With the recent announcement of Dr. Nitscke, president of BMW M GmbH stating there will be no Z4 ///M version for this current E89 chassis it has sealed the deal that BMW will not have a product to race in ALMS. There will be no ability to homologate the fabulous and still ultra competitive S65 V8 (P65 in race trim) to a already fully developed race car at this point in time. No car means no racing. We had heard the original plan was to bring a limited edition V8 powered Z4 M to market for homologation purposes, that just went up in smoke. The next generation F82 M3 coupe has not begun development for the serial car let alone the race car- it would be a minimum of three years before such a product would be ready. With the next generation M3 street car being forced induction there would be some difficulty with homologation. Three years of “dead ” air for a racing program is not a good thing and more than likely signal the end especially when there is no one in the company currently fighting for a team.
An official announcement about DTM crossing the pond and to begin stateside is expected in the not so distant future. With US based DTM finally coming to fruition there will be little reason for BMW Motorsport to develop a future ALMS race car. DTM will have the money of NASCAR behind it, the TV support of SPEED and the three top European brands of BMW, Audi and Mercedes all competing in a product that is more reliable and consistent (not to pick on Jaguar in ALMS but have they finished a race yet after all these “development years “). That alone is significantly better than abbreviated and tape delayed showings we currently are presented. Will it be true endurance racing? Of course not but it will be fun to watch and keep BMW in some form of racing for at least the next 5 or so years.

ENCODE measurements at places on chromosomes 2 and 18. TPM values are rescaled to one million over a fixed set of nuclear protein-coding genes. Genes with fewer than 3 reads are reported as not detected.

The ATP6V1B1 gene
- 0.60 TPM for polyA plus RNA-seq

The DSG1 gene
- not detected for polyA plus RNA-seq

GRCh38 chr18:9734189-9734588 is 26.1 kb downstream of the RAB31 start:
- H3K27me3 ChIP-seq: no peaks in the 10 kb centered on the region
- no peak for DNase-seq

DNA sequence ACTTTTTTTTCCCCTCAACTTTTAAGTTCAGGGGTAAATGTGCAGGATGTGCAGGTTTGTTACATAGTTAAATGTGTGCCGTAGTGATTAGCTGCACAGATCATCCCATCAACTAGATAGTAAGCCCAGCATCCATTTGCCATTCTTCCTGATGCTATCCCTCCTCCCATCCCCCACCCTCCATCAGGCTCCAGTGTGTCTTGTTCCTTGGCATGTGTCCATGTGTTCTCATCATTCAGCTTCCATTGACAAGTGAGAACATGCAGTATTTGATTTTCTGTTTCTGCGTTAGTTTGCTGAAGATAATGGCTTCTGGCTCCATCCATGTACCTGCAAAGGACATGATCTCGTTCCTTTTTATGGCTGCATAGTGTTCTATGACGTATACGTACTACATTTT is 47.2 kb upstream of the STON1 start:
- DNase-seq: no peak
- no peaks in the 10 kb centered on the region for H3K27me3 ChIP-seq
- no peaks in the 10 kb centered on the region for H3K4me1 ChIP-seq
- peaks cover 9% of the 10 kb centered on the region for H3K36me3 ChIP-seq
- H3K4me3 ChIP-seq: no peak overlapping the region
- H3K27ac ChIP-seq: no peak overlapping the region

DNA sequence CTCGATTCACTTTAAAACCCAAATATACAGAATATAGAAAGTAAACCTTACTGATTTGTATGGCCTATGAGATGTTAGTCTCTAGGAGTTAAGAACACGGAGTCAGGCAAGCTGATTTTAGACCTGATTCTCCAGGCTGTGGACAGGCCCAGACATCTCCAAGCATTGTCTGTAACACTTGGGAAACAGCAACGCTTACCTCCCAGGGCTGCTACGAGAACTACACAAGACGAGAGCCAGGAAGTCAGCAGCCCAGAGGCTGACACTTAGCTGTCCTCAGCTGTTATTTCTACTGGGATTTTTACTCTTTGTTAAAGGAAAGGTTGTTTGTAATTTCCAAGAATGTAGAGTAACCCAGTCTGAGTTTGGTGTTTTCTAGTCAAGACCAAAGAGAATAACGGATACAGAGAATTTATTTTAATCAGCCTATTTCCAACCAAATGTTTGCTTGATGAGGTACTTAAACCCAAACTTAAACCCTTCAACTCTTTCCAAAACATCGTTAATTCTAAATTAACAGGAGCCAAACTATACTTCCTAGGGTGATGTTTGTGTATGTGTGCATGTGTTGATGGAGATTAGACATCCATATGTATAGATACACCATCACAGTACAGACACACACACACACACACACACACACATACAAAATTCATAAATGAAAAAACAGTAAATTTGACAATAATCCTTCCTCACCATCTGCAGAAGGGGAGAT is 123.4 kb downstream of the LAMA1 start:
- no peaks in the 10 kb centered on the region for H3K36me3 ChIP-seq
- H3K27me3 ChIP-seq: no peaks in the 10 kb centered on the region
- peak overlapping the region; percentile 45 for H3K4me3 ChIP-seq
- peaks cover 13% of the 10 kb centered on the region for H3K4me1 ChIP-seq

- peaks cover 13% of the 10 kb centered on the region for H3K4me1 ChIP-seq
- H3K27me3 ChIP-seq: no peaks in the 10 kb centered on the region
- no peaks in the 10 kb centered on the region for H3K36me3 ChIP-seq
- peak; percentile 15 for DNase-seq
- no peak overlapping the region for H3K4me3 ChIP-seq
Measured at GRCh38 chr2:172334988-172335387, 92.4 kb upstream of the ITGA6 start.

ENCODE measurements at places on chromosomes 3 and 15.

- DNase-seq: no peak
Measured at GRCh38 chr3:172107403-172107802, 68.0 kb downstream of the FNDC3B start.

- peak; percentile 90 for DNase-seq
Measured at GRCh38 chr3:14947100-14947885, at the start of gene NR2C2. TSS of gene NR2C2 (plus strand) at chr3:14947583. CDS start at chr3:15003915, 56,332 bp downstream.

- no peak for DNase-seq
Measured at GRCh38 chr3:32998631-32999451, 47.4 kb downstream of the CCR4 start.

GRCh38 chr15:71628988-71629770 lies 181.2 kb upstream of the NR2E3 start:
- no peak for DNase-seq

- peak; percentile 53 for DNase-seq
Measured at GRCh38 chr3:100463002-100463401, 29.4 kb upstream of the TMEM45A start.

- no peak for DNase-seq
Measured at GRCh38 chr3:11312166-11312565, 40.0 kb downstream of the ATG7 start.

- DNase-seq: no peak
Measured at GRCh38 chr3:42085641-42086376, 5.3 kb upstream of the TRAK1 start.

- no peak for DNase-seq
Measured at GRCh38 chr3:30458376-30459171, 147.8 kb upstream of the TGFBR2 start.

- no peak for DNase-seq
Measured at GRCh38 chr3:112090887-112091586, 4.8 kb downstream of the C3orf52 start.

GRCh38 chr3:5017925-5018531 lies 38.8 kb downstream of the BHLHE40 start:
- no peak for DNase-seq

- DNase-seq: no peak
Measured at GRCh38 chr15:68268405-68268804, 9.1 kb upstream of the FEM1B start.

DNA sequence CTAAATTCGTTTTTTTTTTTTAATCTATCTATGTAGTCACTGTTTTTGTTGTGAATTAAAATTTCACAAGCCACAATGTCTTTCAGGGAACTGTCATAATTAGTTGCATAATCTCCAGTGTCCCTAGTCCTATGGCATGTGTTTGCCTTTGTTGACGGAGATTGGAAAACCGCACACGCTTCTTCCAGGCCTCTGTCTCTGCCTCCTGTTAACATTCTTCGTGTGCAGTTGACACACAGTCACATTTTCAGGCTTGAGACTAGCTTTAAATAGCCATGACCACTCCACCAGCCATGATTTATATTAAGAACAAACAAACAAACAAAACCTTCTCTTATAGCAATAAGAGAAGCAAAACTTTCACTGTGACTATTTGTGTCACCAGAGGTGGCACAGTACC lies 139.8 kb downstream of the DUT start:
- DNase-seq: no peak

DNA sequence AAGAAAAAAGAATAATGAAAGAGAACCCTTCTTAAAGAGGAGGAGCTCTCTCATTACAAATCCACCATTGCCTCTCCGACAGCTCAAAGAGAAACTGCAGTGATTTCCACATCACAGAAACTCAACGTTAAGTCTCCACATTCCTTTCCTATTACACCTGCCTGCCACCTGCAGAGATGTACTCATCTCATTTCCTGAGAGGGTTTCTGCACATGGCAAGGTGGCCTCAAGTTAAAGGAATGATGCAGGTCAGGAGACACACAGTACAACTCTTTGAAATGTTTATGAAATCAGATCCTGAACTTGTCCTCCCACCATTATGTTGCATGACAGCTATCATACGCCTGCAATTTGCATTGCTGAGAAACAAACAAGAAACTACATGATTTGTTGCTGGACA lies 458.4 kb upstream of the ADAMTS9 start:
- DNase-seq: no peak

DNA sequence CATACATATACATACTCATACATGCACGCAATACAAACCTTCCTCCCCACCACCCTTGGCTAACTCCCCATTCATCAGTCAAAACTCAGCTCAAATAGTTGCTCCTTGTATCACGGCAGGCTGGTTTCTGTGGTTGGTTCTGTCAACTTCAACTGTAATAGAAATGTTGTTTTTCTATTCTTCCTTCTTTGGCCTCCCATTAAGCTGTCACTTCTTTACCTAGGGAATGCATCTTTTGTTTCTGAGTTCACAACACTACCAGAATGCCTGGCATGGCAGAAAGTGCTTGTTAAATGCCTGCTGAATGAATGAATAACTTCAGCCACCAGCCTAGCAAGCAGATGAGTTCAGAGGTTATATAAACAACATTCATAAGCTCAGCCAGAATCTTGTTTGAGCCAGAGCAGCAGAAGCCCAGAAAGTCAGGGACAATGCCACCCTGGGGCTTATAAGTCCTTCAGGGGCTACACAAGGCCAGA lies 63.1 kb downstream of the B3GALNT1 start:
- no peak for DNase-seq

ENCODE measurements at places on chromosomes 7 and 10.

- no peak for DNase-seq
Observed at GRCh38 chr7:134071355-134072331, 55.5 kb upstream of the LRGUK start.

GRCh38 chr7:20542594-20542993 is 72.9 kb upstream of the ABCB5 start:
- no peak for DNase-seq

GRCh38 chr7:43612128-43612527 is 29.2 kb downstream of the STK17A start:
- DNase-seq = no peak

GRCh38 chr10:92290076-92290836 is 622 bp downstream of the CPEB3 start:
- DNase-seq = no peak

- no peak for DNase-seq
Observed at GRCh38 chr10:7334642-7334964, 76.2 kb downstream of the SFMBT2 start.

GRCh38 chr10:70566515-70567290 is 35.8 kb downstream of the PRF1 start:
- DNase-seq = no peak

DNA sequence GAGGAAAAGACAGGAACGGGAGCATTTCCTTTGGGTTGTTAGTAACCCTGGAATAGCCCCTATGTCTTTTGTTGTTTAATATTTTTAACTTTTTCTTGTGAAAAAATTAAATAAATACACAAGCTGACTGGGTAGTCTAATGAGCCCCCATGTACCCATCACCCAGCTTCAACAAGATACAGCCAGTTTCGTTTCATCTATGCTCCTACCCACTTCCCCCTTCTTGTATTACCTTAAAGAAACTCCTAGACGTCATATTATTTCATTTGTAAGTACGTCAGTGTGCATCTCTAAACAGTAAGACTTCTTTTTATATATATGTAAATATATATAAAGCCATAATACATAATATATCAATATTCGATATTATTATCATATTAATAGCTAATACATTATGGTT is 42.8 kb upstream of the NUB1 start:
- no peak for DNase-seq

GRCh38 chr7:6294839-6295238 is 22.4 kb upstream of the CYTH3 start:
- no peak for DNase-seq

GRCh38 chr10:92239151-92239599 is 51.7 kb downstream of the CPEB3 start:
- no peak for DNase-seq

Endurance racing as a whole is not dead for BMW (yet). BMW Motorsport will continue to race in the VLN series in Europe and compete at the ‘Ring but the days of seeing the “works ” BMW Motorsport M3 in various endurance races and series around the world will come to an abrupt end at the end of this ALMS season. BMW will continue to compete in racing and offer customer cars but not for GT competition. The M3 GT4 should live on in FIA sanctioned events until its granted homologation status has run its course. There will also be cars racing in various Series (Gran Am/Continental/Rolex- others) but none factory backed.
If you can catch a race this year, do it. You will not regret it and that race may be the last time you ever see a factory backed M3 GT on the track- rumors of the E82 being called the M4 doesn ‘t help the M3 in racing either. I was lucky enough to attend most races on the east coast before we moved to Germany and I am glad for the memories and the experience covering the team through the ups-and-downs they faced in those first few seasons.